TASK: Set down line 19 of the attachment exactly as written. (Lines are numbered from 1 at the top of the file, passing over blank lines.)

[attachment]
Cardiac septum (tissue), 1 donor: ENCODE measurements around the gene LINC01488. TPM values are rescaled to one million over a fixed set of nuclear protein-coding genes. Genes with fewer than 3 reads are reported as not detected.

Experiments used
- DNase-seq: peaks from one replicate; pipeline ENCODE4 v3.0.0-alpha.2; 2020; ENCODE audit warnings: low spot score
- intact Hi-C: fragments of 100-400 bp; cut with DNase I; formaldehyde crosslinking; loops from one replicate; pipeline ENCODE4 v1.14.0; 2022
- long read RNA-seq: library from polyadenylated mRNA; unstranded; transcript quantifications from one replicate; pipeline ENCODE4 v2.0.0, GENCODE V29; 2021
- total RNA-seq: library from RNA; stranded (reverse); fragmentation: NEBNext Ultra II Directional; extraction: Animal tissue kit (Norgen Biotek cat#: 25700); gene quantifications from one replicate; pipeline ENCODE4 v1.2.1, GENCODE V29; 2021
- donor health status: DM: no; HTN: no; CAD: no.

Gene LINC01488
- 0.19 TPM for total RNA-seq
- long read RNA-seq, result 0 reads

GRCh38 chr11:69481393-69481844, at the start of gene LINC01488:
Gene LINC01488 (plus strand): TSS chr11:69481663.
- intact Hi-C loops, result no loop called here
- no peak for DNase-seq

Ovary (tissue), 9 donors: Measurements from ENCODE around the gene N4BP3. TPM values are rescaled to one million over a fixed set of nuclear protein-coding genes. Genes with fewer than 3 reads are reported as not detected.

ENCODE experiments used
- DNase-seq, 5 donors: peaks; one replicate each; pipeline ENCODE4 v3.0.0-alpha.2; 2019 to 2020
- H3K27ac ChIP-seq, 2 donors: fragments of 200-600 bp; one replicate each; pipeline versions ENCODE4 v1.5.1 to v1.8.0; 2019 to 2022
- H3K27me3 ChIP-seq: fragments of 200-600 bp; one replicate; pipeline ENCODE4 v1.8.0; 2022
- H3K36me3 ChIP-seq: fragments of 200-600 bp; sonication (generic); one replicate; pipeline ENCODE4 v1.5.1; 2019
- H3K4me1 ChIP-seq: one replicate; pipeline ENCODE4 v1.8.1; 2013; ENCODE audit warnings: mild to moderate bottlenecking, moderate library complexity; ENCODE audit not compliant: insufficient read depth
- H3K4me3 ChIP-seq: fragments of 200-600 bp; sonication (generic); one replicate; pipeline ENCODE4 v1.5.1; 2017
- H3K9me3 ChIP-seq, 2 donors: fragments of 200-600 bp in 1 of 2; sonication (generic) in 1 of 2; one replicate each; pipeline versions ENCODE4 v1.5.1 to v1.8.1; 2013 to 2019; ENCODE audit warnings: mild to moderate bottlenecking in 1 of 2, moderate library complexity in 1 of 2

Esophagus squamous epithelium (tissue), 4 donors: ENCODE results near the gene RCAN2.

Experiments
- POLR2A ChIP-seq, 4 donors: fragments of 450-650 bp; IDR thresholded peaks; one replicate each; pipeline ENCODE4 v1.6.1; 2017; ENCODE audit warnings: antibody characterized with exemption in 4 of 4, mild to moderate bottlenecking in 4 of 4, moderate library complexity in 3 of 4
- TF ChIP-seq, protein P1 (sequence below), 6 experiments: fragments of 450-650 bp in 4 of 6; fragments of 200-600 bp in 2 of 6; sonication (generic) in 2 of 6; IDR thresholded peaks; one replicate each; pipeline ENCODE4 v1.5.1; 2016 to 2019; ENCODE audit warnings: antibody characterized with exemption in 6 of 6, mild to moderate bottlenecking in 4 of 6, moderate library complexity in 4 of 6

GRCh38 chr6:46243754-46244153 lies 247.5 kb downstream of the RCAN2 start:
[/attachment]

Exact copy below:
- H3K27me3 ChIP-seq: fragments of 200-600 bp; one replicate; pipeline ENCODE4 v1.8.0; 2022